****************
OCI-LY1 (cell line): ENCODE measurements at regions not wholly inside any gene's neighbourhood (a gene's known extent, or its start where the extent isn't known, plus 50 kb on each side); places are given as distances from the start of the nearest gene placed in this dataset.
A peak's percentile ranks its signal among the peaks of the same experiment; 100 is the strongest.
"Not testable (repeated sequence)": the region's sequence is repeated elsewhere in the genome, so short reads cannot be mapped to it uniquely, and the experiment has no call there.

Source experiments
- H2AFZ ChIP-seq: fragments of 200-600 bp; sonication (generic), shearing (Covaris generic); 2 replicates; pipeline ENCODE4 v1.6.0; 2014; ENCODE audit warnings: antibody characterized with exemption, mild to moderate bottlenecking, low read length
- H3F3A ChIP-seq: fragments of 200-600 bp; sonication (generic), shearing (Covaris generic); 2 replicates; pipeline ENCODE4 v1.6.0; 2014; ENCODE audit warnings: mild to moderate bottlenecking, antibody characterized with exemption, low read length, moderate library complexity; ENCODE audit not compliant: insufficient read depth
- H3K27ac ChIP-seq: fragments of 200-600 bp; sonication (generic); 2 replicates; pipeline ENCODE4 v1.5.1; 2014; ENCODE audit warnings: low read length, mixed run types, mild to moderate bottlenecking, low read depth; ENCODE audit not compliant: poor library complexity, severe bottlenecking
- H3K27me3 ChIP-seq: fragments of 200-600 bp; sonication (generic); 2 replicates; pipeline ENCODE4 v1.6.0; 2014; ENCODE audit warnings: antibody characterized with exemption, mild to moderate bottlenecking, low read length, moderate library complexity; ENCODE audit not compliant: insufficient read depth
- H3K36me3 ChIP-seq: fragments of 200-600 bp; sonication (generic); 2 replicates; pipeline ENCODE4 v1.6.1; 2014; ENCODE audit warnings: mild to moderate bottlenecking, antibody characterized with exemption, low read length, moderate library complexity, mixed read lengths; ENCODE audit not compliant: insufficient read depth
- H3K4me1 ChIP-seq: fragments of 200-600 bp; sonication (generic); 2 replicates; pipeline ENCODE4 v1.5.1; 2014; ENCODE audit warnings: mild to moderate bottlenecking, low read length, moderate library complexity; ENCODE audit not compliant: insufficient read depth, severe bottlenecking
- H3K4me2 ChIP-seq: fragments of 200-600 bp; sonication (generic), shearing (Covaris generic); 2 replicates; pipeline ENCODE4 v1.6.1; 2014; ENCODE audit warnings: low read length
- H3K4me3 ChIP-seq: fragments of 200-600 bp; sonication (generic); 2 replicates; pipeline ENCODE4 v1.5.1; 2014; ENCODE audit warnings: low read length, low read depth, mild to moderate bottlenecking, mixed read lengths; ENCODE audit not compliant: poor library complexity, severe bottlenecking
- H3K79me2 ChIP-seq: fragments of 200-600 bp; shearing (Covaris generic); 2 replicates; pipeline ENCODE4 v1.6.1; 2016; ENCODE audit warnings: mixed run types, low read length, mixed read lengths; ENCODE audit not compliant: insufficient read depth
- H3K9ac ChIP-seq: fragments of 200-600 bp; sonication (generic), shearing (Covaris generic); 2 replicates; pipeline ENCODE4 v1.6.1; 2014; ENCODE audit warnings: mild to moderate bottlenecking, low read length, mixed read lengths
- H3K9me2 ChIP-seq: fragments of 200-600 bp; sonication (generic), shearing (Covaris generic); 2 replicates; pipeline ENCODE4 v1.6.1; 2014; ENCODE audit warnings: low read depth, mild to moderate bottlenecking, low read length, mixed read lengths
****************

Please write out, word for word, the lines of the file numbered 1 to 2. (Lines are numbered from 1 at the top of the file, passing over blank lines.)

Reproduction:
OCI-LY1 (cell line): ENCODE measurements at regions not wholly inside any gene's neighbourhood (a gene's known extent, or its start where the extent isn't known, plus 50 kb on each side); places are given as distances from the start of the nearest gene placed in this dataset.
A peak's percentile ranks its signal among the peaks of the same experiment; 100 is the strongest.